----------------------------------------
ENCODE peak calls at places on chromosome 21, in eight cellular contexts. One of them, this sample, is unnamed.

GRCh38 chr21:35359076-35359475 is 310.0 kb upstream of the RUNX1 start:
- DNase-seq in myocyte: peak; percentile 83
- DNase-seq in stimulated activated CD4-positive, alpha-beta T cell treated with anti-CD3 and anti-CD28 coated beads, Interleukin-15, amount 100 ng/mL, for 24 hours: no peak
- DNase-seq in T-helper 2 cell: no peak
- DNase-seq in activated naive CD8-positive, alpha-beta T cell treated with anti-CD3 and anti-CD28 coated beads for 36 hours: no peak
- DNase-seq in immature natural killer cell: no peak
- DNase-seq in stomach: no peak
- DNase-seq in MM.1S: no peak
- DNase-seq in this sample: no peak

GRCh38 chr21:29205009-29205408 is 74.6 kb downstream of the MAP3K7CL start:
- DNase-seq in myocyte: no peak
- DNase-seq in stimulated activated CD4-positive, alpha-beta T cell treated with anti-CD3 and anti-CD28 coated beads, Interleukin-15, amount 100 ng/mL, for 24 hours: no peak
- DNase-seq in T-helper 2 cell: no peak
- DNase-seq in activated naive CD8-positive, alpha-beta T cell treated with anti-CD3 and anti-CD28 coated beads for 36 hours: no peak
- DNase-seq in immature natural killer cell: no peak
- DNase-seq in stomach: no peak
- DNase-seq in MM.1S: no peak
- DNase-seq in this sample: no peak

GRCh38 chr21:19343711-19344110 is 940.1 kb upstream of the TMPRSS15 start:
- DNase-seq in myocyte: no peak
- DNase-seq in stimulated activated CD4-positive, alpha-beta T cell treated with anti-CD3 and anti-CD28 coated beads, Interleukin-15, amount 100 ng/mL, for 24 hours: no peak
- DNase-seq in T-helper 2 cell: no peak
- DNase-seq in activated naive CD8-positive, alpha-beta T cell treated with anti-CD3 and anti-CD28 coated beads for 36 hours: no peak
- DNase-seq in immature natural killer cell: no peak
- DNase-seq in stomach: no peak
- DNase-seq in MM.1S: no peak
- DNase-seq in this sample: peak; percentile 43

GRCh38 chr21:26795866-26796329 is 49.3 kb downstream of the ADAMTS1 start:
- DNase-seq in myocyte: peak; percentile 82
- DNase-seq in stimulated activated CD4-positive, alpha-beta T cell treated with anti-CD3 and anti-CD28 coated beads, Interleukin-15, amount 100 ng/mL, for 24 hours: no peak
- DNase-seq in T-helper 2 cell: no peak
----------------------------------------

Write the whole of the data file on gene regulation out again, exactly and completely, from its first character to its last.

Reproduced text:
ENCODE peak calls at places on chromosome 21, in eight cellular contexts. One of them, this sample, is unnamed.

GRCh38 chr21:35359076-35359475 is 310.0 kb upstream of the RUNX1 start:
- DNase-seq in myocyte: peak; percentile 83
- DNase-seq in stimulated activated CD4-positive, alpha-beta T cell treated with anti-CD3 and anti-CD28 coated beads, Interleukin-15, amount 100 ng/mL, for 24 hours: no peak
- DNase-seq in T-helper 2 cell: no peak
- DNase-seq in activated naive CD8-positive, alpha-beta T cell treated with anti-CD3 and anti-CD28 coated beads for 36 hours: no peak
- DNase-seq in immature natural killer cell: no peak
- DNase-seq in stomach: no peak
- DNase-seq in MM.1S: no peak
- DNase-seq in this sample: no peak

GRCh38 chr21:29205009-29205408 is 74.6 kb downstream of the MAP3K7CL start:
- DNase-seq in myocyte: no peak
- DNase-seq in stimulated activated CD4-positive, alpha-beta T cell treated with anti-CD3 and anti-CD28 coated beads, Interleukin-15, amount 100 ng/mL, for 24 hours: no peak
- DNase-seq in T-helper 2 cell: no peak
- DNase-seq in activated naive CD8-positive, alpha-beta T cell treated with anti-CD3 and anti-CD28 coated beads for 36 hours: no peak
- DNase-seq in immature natural killer cell: no peak
- DNase-seq in stomach: no peak
- DNase-seq in MM.1S: no peak
- DNase-seq in this sample: no peak

GRCh38 chr21:19343711-19344110 is 940.1 kb upstream of the TMPRSS15 start:
- DNase-seq in myocyte: no peak
- DNase-seq in stimulated activated CD4-positive, alpha-beta T cell treated with anti-CD3 and anti-CD28 coated beads, Interleukin-15, amount 100 ng/mL, for 24 hours: no peak
- DNase-seq in T-helper 2 cell: no peak
- DNase-seq in activated naive CD8-positive, alpha-beta T cell treated with anti-CD3 and anti-CD28 coated beads for 36 hours: no peak
- DNase-seq in immature natural killer cell: no peak
- DNase-seq in stomach: no peak
- DNase-seq in MM.1S: no peak
- DNase-seq in this sample: peak; percentile 43

GRCh38 chr21:26795866-26796329 is 49.3 kb downstream of the ADAMTS1 start:
- DNase-seq in myocyte: peak; percentile 82
- DNase-seq in stimulated activated CD4-positive, alpha-beta T cell treated with anti-CD3 and anti-CD28 coated beads, Interleukin-15, amount 100 ng/mL, for 24 hours: no peak
- DNase-seq in T-helper 2 cell: no peak